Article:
The Best Cordless Ratchets of 2024 - Tested by Bob Vila

By Timothy Dale and Tom Scalisi | Updated Jan 27, 2024 4:02 PM

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The Best Cordless Ratchets of 2024 - Tested by Bob Vila

Photo: Tom Scalisi for Bob Vila

Cordless ratchets allow users to work on their vehicles or homes without putting in the effort to operate a manual ratchet and without the risk of tripping on an air hose. These tools use a battery to power the motor, which in turn rotates the head of the ratchet. More than just a time-saving tool, a cordless ratchet allows a DIYer to work in tight spaces without having to worry about a ratchet handle’s swing clearance.

The best cordless ratchet for a home tool kit will depend on its power output, size, weight, battery, and grip. Many offer safety features that can extend the life of the tool while keeping the user safe. To help shoppers pick out the best cordless ratchet, we performed hands-on testing with the following models. Keep reading to learn more about what we found.

Photo: Tom Scalisi for Bob Vila

Putting together a list of the best cordless ratchets wasn’t a walk in the park. We had to draw upon all of our experience with automotive repairs, power tools, and mechanical work to pick out the features we’d need in a cordless ratchet. Then, we ordered a bunch from top tool brands that we thought would meet our standards so we could perform hands-on testing.

Our test consisted of putting each ratchet through the wringer. We took to our project 4×4’s engine bay and tested the tools’ reach, illumination (for those that had built-in LED lights), and ease of use. Then, we removed a few bolts and tightened them back down. We compared speed and torque to ensure that we understood each model’s capabilities. Finally, we awarded each model a title based on its strengths, and this list was the result.

Photo: Tom Scalisi for Bob Vila

Below are several top products chosen through research and hands-on testing for their quality, features, and price to help select the best cordless ratchet for a variety of projects.

Note: It’s important to understand that none of these ratchets will replace an impact wrench. If there is a stubborn nut or bolt in a difficult-to-reach space, chances are these tools will not help break them loose. However, once they are loose, these cordless ratchets can take over and make the job much easier.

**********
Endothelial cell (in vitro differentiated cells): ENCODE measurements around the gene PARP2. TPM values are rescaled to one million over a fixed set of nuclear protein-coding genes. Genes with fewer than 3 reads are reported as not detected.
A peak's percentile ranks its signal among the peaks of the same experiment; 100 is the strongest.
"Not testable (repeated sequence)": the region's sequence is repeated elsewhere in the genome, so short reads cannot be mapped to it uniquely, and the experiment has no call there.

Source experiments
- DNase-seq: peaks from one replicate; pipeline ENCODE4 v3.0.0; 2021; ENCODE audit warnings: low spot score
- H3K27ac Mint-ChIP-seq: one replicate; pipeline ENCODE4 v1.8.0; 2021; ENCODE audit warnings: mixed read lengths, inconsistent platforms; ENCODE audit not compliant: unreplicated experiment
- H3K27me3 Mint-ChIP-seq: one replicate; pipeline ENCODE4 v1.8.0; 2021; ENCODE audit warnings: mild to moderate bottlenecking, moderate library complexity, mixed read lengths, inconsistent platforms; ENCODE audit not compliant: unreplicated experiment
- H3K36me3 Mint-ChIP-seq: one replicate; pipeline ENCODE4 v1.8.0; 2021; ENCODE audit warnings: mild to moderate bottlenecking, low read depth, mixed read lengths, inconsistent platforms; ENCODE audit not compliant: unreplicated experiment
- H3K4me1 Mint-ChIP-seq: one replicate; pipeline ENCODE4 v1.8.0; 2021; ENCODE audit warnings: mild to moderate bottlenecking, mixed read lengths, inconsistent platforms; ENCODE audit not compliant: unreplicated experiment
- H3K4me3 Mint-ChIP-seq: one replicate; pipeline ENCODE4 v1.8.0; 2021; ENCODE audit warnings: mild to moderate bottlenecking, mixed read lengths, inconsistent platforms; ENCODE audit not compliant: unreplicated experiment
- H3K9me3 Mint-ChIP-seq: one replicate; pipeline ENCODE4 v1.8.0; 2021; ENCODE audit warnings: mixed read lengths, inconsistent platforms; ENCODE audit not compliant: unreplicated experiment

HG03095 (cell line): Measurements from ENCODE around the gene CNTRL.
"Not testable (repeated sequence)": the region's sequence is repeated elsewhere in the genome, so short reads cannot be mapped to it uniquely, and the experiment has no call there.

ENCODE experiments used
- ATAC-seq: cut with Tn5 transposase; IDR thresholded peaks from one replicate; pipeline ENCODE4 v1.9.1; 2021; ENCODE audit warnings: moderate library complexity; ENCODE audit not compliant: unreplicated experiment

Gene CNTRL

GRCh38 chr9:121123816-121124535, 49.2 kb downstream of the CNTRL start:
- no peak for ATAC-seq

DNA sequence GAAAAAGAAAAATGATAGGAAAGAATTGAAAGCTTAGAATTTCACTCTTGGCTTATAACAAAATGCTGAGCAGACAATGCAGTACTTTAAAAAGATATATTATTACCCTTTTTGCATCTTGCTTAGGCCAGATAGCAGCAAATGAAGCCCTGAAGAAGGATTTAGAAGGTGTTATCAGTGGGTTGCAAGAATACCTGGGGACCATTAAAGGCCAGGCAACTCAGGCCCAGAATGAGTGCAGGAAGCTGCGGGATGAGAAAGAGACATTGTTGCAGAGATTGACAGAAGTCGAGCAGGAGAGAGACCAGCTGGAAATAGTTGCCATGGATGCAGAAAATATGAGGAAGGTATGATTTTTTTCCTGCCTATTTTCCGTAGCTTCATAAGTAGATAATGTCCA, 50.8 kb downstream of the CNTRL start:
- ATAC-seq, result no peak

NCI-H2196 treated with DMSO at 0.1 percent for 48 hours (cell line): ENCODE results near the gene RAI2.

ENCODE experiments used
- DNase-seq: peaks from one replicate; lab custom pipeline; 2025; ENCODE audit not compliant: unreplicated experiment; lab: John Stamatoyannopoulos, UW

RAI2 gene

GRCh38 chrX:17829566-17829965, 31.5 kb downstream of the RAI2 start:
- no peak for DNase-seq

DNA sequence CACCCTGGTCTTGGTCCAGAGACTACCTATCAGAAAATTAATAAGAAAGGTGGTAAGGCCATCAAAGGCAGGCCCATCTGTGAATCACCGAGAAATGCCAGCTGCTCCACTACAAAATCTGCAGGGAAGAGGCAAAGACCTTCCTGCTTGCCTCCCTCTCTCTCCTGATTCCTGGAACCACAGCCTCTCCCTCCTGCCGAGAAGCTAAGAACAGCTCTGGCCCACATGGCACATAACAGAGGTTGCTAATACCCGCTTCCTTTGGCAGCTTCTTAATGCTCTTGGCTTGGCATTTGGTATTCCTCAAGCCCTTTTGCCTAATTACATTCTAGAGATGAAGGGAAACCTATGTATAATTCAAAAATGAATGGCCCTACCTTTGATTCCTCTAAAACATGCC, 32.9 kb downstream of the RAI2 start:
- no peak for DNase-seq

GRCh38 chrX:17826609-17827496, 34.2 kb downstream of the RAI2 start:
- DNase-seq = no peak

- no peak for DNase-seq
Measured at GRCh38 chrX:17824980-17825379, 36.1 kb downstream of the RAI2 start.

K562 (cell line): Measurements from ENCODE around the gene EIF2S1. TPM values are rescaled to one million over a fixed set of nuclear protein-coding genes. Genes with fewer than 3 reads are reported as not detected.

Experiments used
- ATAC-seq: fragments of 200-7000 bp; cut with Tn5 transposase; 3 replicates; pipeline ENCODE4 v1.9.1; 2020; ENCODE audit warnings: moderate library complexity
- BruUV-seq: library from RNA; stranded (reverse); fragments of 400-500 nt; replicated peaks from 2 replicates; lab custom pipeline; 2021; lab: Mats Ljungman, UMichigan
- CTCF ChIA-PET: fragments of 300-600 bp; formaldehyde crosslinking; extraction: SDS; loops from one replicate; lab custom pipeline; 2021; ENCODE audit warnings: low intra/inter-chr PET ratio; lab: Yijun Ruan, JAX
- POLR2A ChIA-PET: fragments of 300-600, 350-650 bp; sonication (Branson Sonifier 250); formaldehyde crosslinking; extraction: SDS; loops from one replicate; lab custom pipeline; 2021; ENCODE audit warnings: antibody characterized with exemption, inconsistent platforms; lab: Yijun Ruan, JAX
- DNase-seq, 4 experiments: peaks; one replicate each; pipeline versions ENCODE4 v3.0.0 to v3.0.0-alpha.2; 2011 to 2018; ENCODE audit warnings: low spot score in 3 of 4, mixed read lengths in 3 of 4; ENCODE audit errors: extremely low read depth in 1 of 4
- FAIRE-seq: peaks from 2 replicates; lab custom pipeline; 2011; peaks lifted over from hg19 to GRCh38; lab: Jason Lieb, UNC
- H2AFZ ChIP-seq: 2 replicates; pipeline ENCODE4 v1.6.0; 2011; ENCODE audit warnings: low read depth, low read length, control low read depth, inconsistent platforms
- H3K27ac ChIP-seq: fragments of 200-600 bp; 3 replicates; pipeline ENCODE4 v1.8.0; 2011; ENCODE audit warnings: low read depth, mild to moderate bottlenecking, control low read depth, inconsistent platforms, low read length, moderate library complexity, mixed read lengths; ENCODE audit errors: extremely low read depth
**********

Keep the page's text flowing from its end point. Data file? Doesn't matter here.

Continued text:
Folks looking for flexibility, quality, and speed should check out Makita’s 18V cordless ratchet. This ratchet receives its power from the brand’s 18-volt (V) battery lineup and features 35 ft-lbs of torque and up to a fast 800 rpm. It also has a compact design with an ergonomic rubber grip for comfortable use.

This ratchet comes with two anvils (⅜ inch and ¼ inch) that pop in and out of the ratchet head, so DIYers can swap between the two sizes when needed. Along with the anvils, it comes with the ratchet, the charger, and a 2Ah battery. This ratchet also features an electric brake and an onboard LED light for illuminating engine bays and other dark spaces.

This Makita cordless ratchet proved to be our favorite tool during testing. It was more or less on par with the others in terms of power, but its speed really set it apart. We also appreciated that this ratchet had a much lower-profile head than the other large ratchets, so it could sneak into spots the others simply couldn’t. We thought the directional switch was a little wonky, however. It’s a tiny lever that could potentially catch on wires or hoses.

Get the Makita cordless ratchet at Amazon or The Home Depot.

The Milwaukee M12 cordless ratchet has a cushioned grip that allows users to work comfortably with minimal hand fatigue. Its onboard battery gauge tells DIYers when they need to recharge the battery so they don’t jump into a project that they can’t finish. This set comes with a canvas carrying bag, a lithium-ion battery, a rapid charger, and the cordless ratchet. The rapid battery charger can power up the battery fully within 30 minutes, allowing users to get to work quickly.

The cordless ratchet has a reinforced metal housing and trigger to extend the life of the tool. It also has a maximum torque of 35 ft-lbs and a variable-speed trigger to decrease or increase the speed to a peak of 250 rpm. With the slim build of this ⅜-inch ratchet, it can be stored or travel in a tool box and, along with the built-in LED light, it can perform ratcheting tasks in tight, dimly lit spaces.

As far as the compact cordless ratchets go, Milwaukee’s M12 model was our favorite. It’s the most compact and has a very low-profile head, so we could maneuver it just about anywhere under the hood. The LED was spot-on (something these compact ratchets seem to get wrong over and over again), though the speed was a little underwhelming.

Get the Milwaukee 12V cordless ratchet at Amazon, The Home Depot or Ace Hardware (tool only).